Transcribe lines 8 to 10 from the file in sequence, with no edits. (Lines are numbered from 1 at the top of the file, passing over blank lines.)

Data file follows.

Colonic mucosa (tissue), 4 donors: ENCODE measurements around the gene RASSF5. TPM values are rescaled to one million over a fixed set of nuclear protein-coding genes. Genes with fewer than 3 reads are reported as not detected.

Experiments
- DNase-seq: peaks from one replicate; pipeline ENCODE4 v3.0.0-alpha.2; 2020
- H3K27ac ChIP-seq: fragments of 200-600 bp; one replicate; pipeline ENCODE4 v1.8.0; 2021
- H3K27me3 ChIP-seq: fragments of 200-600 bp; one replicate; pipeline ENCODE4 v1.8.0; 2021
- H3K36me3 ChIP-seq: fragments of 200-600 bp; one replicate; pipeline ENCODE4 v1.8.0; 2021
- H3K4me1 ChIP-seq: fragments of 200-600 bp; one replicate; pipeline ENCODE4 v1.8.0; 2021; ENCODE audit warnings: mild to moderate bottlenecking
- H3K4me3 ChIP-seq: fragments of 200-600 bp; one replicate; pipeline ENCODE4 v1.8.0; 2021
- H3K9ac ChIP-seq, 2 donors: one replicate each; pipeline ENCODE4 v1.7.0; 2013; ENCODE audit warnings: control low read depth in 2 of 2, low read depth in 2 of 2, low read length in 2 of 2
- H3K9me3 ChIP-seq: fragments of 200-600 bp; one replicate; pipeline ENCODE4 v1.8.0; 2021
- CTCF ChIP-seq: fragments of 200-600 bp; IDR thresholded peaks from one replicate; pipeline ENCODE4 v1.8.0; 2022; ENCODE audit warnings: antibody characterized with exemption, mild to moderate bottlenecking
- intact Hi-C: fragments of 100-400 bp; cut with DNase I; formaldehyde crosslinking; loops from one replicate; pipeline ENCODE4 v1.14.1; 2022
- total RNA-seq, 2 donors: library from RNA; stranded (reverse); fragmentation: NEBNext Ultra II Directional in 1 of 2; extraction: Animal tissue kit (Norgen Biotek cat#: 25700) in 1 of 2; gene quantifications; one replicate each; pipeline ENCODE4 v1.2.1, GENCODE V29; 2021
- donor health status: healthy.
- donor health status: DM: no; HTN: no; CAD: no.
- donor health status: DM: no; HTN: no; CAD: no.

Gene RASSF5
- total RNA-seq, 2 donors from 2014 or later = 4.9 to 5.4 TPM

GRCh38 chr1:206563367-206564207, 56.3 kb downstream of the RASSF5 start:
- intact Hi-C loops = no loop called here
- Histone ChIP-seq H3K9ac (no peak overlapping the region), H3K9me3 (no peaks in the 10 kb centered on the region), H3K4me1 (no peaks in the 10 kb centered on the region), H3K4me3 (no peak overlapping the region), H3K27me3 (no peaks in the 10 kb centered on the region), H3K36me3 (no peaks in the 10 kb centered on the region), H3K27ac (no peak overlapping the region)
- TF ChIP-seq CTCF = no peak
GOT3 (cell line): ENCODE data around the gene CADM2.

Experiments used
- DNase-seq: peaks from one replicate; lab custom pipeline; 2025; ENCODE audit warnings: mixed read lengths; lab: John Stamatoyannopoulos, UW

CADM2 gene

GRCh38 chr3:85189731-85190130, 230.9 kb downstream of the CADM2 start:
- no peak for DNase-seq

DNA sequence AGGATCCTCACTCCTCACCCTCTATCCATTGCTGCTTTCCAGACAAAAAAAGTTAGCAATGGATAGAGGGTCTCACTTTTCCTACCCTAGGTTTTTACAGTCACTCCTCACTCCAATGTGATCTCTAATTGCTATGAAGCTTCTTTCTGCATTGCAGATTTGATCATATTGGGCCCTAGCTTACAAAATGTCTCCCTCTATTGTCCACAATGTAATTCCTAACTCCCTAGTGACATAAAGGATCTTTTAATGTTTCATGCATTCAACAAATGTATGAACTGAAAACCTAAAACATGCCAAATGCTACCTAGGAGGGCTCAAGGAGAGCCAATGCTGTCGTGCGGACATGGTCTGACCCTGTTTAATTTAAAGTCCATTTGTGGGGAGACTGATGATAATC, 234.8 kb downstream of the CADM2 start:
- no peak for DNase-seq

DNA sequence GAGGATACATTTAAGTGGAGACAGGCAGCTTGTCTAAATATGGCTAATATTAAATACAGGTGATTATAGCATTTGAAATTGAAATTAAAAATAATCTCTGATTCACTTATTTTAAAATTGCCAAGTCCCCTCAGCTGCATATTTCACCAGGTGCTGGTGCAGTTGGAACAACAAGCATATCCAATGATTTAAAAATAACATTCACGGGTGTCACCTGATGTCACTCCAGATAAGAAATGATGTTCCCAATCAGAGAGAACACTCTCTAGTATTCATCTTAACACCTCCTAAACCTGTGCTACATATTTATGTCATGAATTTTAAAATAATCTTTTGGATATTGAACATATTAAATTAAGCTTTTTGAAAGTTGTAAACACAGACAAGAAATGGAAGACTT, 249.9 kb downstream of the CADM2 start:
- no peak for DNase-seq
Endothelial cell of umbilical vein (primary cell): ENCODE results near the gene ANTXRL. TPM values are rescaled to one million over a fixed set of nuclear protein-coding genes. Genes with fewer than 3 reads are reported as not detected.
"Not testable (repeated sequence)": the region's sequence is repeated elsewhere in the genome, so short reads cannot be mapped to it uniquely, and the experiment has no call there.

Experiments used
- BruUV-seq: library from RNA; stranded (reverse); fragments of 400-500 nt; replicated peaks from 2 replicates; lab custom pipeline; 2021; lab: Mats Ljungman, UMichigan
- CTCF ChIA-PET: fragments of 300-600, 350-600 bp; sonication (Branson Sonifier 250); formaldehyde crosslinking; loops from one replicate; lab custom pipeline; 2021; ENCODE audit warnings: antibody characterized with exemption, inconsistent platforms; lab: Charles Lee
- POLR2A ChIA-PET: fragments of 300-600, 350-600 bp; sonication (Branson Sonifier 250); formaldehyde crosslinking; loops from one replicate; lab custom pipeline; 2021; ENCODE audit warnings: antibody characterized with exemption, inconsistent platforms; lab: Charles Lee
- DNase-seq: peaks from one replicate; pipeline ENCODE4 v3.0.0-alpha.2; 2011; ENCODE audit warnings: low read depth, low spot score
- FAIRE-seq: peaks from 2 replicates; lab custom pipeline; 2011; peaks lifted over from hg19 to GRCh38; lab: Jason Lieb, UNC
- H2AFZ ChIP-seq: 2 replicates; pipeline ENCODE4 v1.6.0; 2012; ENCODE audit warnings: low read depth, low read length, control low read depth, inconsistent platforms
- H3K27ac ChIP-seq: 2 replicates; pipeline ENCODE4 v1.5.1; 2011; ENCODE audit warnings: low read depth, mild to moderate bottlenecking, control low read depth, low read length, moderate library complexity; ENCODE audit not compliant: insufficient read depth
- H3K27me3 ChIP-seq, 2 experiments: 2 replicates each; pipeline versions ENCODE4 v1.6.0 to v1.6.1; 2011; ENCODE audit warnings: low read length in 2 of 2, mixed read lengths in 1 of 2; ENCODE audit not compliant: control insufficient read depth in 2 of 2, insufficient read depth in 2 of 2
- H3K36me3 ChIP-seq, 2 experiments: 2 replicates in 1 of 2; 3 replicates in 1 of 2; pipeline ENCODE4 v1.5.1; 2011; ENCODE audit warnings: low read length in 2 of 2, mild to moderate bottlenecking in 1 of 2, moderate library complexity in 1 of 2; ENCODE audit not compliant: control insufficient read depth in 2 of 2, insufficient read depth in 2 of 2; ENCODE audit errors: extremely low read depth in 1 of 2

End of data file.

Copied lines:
- H3K4me3 ChIP-seq: fragments of 200-600 bp; one replicate; pipeline ENCODE4 v1.8.0; 2021
- H3K9ac ChIP-seq, 2 donors: one replicate each; pipeline ENCODE4 v1.7.0; 2013; ENCODE audit warnings: control low read depth in 2 of 2, low read depth in 2 of 2, low read length in 2 of 2
- H3K9me3 ChIP-seq: fragments of 200-600 bp; one replicate; pipeline ENCODE4 v1.8.0; 2021